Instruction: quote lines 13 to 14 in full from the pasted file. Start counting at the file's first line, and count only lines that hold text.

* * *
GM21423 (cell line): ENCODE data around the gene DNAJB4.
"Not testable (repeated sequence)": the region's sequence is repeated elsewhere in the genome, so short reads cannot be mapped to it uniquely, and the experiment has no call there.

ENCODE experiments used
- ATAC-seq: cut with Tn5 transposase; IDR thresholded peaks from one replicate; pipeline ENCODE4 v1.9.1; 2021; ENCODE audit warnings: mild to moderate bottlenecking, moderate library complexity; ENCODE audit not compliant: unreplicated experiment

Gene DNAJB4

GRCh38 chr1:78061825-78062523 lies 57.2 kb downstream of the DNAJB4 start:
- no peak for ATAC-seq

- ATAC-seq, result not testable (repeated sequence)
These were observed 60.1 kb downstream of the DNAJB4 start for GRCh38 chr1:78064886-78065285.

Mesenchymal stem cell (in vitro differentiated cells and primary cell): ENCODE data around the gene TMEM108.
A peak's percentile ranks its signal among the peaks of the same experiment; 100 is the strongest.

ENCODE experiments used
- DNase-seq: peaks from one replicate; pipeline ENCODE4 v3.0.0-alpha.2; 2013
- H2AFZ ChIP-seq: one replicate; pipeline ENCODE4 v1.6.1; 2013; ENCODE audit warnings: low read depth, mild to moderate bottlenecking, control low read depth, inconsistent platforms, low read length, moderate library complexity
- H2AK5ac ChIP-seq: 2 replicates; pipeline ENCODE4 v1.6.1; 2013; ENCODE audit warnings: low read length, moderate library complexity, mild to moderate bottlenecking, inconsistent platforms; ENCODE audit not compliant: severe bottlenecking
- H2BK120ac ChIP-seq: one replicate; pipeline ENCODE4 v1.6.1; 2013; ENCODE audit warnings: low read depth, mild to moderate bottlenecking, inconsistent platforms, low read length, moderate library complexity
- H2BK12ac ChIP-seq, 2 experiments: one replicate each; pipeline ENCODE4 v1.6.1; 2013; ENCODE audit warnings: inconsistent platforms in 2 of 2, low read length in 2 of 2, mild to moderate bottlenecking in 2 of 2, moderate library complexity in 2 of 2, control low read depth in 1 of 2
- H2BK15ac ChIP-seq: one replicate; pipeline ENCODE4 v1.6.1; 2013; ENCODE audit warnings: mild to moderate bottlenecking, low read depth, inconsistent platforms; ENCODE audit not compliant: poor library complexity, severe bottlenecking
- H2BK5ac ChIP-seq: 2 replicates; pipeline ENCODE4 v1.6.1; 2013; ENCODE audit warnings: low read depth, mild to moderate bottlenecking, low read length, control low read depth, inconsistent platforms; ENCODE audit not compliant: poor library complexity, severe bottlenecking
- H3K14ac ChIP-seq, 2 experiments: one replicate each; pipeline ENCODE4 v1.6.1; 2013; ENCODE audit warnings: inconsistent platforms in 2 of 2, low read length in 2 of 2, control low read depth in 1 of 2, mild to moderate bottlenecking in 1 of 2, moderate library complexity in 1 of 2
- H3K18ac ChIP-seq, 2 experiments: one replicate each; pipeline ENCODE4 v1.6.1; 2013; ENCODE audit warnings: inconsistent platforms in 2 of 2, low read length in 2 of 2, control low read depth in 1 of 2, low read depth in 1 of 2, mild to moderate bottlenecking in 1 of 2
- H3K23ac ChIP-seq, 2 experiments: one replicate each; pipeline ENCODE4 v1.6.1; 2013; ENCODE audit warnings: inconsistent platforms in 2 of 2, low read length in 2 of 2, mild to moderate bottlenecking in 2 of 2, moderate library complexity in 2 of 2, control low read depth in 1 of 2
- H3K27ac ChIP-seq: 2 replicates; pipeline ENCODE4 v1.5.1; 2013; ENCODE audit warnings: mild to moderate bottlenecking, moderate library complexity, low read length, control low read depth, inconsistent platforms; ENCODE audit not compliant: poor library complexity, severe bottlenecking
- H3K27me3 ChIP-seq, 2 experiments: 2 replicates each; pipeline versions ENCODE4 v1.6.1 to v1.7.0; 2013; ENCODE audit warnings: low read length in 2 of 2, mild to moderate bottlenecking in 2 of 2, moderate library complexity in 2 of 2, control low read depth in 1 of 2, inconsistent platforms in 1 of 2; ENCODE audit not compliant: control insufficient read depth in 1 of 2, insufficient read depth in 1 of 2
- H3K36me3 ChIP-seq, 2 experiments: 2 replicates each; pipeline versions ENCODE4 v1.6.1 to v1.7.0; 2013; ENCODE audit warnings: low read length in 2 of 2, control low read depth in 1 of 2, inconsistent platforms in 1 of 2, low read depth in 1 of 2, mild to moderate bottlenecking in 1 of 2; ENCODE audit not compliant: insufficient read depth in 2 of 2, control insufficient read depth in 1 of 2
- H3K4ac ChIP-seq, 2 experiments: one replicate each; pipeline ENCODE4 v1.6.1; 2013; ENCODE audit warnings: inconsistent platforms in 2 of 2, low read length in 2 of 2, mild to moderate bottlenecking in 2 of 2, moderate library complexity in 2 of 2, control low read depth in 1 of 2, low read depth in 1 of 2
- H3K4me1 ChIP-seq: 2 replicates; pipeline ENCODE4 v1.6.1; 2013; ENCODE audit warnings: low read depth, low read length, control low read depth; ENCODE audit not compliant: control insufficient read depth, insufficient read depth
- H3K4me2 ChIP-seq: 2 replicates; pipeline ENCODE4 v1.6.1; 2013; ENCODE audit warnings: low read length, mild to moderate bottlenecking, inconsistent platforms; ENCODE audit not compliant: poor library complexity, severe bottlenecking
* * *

- DNase-seq: peaks from one replicate; pipeline ENCODE4 v3.0.0-alpha.2; 2013
- H2AFZ ChIP-seq: one replicate; pipeline ENCODE4 v1.6.1; 2013; ENCODE audit warnings: low read depth, mild to moderate bottlenecking, control low read depth, inconsistent platforms, low read length, moderate library complexity